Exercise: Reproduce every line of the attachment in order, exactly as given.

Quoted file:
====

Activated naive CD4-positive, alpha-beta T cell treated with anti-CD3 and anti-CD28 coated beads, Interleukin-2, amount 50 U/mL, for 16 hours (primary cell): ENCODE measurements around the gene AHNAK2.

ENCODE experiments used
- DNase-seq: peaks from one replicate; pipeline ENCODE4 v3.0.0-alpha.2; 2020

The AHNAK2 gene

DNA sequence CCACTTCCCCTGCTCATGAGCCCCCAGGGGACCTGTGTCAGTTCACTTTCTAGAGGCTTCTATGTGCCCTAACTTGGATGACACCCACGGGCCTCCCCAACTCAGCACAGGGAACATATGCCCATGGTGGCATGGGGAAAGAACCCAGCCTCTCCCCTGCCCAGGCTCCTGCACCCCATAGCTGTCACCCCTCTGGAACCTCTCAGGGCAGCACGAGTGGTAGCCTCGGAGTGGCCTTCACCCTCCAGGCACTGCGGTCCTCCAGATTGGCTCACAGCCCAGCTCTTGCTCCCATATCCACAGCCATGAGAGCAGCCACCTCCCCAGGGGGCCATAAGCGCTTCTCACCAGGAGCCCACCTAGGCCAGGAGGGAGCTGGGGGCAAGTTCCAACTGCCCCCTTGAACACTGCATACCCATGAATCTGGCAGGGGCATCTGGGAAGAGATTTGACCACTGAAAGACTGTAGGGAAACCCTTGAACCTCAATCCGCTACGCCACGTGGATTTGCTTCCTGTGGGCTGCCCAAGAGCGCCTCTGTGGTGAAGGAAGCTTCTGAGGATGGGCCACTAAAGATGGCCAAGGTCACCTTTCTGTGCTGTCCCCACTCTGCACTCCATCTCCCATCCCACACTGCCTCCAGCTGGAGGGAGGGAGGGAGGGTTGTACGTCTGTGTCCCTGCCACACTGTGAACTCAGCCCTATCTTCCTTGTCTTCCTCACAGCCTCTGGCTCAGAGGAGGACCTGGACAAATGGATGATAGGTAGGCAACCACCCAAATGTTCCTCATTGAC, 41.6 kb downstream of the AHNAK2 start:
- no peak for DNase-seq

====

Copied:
Activated naive CD4-positive, alpha-beta T cell treated with anti-CD3 and anti-CD28 coated beads, Interleukin-2, amount 50 U/mL, for 16 hours (primary cell): ENCODE measurements around the gene AHNAK2.

ENCODE experiments used
- DNase-seq: peaks from one replicate; pipeline ENCODE4 v3.0.0-alpha.2; 2020

The AHNAK2 gene

DNA sequence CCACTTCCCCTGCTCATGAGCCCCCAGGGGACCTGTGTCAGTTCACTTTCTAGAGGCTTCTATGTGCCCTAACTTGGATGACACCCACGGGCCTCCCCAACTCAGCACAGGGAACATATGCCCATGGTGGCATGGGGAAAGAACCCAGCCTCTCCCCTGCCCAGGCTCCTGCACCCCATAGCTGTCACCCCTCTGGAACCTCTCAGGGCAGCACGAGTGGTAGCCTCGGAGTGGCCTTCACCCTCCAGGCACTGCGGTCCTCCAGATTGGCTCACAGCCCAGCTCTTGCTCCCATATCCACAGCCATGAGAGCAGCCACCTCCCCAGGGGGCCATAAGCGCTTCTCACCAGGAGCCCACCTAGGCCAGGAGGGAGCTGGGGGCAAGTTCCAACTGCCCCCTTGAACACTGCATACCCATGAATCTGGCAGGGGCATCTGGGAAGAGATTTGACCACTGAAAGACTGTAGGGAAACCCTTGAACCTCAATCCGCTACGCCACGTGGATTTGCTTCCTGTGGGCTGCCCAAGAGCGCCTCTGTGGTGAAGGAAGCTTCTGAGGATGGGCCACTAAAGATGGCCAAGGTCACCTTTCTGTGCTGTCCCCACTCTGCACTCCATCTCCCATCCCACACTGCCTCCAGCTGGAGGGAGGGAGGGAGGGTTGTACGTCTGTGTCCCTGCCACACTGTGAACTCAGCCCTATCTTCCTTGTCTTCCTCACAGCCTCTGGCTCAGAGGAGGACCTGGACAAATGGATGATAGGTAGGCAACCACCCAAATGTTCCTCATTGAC, 41.6 kb downstream of the AHNAK2 start:
- no peak for DNase-seq